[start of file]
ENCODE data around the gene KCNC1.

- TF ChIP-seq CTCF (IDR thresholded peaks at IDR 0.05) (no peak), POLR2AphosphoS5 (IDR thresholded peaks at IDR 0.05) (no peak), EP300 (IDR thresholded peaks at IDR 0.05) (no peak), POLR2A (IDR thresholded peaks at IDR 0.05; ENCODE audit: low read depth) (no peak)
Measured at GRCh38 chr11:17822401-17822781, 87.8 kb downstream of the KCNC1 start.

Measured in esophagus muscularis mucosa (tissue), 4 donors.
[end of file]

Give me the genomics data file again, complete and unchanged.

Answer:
ENCODE data around the gene KCNC1.

- TF ChIP-seq CTCF (IDR thresholded peaks at IDR 0.05) (no peak), POLR2AphosphoS5 (IDR thresholded peaks at IDR 0.05) (no peak), EP300 (IDR thresholded peaks at IDR 0.05) (no peak), POLR2A (IDR thresholded peaks at IDR 0.05; ENCODE audit: low read depth) (no peak)
Measured at GRCh38 chr11:17822401-17822781, 87.8 kb downstream of the KCNC1 start.

Measured in esophagus muscularis mucosa (tissue), 4 donors.